and said it tasted like hamburger!

Don’t forget to put the exclamation mark at the end.

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Inheritance is the capability of a class to use the properties and methods of
another class while adding its own functionality. An example of where this could be
useful is with an employee records system. You could create a generic employee
class with states and actions that are common to all employees. Then more specific
classes could be defined for salaried, commissioned and hourly employees. The
generic class is known as the parent (or superclass or base class) and the specific
classes as children (or subclasses or derived classes). The concept of inheritance
greatly enhances the ability to reuse code as well as making design a much simpler
and cleaner process.

Inheritance in Java
Java uses the extends keyword to set the relationship between a child class and a
parent class. For example:
public class GraphicsBox extends Box
The GraphicsBox class assumes or inherits all the properties of the Box class and
can now add its own properties and methods as well as override existing methods.
Overriding means creating a new set of method statements for the same method
signature (name and parameters). For example:

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// define position locations

private int left;
private int top;
// override a superclass method
public int displayVolume() {
System.out.println("Location: "+left+", "+top);
When extending a class constructor you can reuse the superclass constructor and
overriden superclass methods by using the reserved word super. Note that this
reference must come first in the subclass constructor. The reserved word this is used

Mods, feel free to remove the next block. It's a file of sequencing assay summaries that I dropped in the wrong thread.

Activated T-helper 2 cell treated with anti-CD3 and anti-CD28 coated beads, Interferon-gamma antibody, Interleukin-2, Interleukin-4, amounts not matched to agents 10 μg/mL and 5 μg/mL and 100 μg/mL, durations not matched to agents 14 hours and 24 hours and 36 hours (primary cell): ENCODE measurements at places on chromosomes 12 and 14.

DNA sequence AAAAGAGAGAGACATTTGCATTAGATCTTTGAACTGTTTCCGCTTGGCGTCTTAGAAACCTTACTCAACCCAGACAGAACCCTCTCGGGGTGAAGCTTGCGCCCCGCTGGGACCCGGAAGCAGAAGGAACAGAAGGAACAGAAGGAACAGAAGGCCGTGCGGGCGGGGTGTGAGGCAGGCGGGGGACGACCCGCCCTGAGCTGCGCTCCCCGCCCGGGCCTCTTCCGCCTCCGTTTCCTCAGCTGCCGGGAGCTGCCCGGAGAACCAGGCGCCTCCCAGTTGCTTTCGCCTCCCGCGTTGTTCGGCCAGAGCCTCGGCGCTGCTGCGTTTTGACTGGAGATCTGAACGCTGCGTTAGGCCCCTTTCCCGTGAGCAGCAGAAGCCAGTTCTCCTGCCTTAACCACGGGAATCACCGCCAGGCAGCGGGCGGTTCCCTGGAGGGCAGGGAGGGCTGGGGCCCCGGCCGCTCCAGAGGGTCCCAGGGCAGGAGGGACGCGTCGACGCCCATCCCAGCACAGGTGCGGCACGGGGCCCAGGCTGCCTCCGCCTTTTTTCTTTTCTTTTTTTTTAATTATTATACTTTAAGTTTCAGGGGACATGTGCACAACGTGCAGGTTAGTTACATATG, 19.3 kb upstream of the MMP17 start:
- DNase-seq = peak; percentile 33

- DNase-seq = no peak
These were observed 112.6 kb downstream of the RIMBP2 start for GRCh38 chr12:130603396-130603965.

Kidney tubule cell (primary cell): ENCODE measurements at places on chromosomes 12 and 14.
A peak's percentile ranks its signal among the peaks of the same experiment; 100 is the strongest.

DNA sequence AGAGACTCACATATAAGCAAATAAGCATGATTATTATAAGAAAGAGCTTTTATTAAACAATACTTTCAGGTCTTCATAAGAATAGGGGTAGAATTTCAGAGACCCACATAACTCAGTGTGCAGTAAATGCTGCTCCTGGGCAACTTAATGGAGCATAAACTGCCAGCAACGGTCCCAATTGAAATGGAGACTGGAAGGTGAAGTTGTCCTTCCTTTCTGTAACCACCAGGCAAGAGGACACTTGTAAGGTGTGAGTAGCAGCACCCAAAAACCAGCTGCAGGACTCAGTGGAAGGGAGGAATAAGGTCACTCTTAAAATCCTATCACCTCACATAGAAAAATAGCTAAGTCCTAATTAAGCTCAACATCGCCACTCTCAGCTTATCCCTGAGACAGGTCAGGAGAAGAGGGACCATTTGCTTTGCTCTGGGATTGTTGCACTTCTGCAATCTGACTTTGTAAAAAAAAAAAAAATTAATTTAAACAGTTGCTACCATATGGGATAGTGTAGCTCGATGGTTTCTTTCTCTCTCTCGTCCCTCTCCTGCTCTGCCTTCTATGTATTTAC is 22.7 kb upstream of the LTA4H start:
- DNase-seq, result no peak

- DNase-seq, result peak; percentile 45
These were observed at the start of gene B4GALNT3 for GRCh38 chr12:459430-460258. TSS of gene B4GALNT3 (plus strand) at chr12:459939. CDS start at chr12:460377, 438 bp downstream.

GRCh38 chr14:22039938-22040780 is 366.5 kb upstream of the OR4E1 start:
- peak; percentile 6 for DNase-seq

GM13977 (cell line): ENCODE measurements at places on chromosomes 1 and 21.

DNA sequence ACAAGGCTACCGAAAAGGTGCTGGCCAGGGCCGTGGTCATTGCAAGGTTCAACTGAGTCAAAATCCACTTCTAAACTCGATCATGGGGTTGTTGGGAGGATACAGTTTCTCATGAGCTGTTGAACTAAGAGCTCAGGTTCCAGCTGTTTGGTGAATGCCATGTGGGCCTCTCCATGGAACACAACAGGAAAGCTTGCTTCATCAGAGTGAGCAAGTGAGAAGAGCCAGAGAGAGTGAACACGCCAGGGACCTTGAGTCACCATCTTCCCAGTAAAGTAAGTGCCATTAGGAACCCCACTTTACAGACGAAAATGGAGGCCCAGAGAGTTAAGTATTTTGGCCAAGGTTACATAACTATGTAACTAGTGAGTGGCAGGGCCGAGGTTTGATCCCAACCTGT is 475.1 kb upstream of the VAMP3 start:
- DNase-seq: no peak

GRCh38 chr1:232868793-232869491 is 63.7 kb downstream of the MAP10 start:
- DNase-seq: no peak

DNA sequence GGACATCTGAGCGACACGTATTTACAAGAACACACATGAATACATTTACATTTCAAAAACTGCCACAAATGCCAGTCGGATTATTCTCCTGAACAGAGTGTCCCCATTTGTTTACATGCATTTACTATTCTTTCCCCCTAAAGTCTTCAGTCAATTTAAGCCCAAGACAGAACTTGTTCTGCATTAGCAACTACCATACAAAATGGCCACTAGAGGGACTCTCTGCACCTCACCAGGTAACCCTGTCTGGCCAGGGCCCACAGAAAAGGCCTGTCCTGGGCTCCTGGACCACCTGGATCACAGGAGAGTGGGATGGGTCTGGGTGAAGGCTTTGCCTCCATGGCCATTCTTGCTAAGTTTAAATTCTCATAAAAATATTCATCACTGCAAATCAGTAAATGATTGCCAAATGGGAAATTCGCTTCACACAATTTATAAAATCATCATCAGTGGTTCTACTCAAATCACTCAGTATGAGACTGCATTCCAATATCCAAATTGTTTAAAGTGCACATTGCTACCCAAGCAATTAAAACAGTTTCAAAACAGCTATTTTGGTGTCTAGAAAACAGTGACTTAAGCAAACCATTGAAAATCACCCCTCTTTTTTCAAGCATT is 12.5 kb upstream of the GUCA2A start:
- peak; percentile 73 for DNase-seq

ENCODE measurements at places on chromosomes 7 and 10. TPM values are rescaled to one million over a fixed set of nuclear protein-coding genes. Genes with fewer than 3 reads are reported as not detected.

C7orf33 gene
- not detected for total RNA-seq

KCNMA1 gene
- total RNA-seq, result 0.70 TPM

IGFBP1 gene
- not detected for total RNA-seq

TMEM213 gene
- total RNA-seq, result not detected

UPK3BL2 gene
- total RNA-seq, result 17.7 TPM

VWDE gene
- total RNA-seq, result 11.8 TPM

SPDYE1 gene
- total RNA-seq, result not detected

to distinguish between the object's property and the passed in parameter.
super (l,w,h);
this.left = left;
this.top = top;
public void showObj()
{System.out.println(super.showObj()+"more stuff here");}
The reserved word this can also be used to reference private constructors which
are useful in initializing properties.
Special Note:You cannot override final methods, methods in final classes, private
methods or static methods.

Abstract Classes
As seen from the previous example, the superclass is more general than its
subclass(es). The superclass contains elements and properties common to all of the
subclasses. The previous example was of a concrete superclass that objects can be
made from. Often, the superclass will be set up as an abstract class which does not
allow objects of its prototype to be created. In this case only objects of the subclass
are used. To do this the reserved word abstract is included in the class definition.
Abstract methods are methods with no method statements. Subclasses must
provide the method statements for their particular meaning. If the method was one
provided by the superclass, it would require overriding in each subclass. And if one
forgot to override, the applied method statements may be inappropriate.
public abstract class Animal // class is abstract
private String name;
public Animal(String nm)
{ name=nm; }
public String getName() // regular method
{ return (name); }

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public abstract void speak(); // abstract method - note no {}

Abstract classes and methods force prototype standards to be followed (ie. they
provide templates).

Polymorphism is the capability of an action or method to do different things
based on the object that it is acting upon. This is the third basic principle of object
oriented programming. We have already used two types of polymorphism
(overloading and overriding). Now we will look at the third: dynamic method
Assume that three subclasses (Cow, Dog and Snake) have been created based on the
Animal abstract class, each having their own speak() method.
public class AnimalReference
public static void main(String[] args)
Animal ref // set up var for an Animal
Cow aCow = new Cow("Bossy"); // makes specific objects
Dog aDog = new Dog("Rover");
Snake aSnake = new Snake("Earnie");

// now reference each as an Animal

ref = aCow;
ref = aDog;